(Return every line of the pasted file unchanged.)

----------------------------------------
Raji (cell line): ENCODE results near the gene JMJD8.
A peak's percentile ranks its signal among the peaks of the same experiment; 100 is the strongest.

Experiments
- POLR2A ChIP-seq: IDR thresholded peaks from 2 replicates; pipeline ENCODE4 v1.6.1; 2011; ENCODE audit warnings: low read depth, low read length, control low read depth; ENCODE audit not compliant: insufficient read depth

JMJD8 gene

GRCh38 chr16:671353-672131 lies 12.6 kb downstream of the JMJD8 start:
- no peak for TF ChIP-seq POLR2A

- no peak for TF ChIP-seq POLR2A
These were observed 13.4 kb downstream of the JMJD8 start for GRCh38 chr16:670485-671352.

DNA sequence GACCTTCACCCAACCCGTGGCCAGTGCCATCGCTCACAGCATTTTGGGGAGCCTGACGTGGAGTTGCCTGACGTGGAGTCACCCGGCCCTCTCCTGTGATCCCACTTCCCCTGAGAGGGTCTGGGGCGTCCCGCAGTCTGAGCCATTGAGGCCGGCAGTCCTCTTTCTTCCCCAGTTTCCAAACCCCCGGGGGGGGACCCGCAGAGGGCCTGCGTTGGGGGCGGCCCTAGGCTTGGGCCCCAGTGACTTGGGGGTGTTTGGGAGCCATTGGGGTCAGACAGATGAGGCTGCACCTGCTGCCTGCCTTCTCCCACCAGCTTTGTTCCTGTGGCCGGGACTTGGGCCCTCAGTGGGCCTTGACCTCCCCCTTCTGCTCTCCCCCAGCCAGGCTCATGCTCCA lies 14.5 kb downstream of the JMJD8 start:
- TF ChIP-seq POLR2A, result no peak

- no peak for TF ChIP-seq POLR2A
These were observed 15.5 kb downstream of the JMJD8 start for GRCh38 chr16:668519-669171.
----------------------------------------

Raji (cell line): ENCODE results near the gene JMJD8.
A peak's percentile ranks its signal among the peaks of the same experiment; 100 is the strongest.

Experiments
- POLR2A ChIP-seq: IDR thresholded peaks from 2 replicates; pipeline ENCODE4 v1.6.1; 2011; ENCODE audit warnings: low read depth, low read length, control low read depth; ENCODE audit not compliant: insufficient read depth

JMJD8 gene

GRCh38 chr16:671353-672131 lies 12.6 kb downstream of the JMJD8 start:
- no peak for TF ChIP-seq POLR2A

- no peak for TF ChIP-seq POLR2A
These were observed 13.4 kb downstream of the JMJD8 start for GRCh38 chr16:670485-671352.

DNA sequence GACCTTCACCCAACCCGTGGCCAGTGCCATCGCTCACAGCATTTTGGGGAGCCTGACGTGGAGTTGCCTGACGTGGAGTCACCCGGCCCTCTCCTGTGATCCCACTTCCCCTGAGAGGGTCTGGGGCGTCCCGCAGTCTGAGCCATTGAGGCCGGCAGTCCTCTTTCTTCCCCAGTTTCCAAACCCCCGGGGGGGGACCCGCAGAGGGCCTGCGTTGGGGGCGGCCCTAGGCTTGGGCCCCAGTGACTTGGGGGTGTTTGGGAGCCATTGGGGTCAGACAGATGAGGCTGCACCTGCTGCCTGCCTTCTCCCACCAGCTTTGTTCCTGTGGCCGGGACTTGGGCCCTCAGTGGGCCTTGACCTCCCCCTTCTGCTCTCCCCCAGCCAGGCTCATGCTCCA lies 14.5 kb downstream of the JMJD8 start:
- TF ChIP-seq POLR2A, result no peak

- no peak for TF ChIP-seq POLR2A
These were observed 15.5 kb downstream of the JMJD8 start for GRCh38 chr16:668519-669171.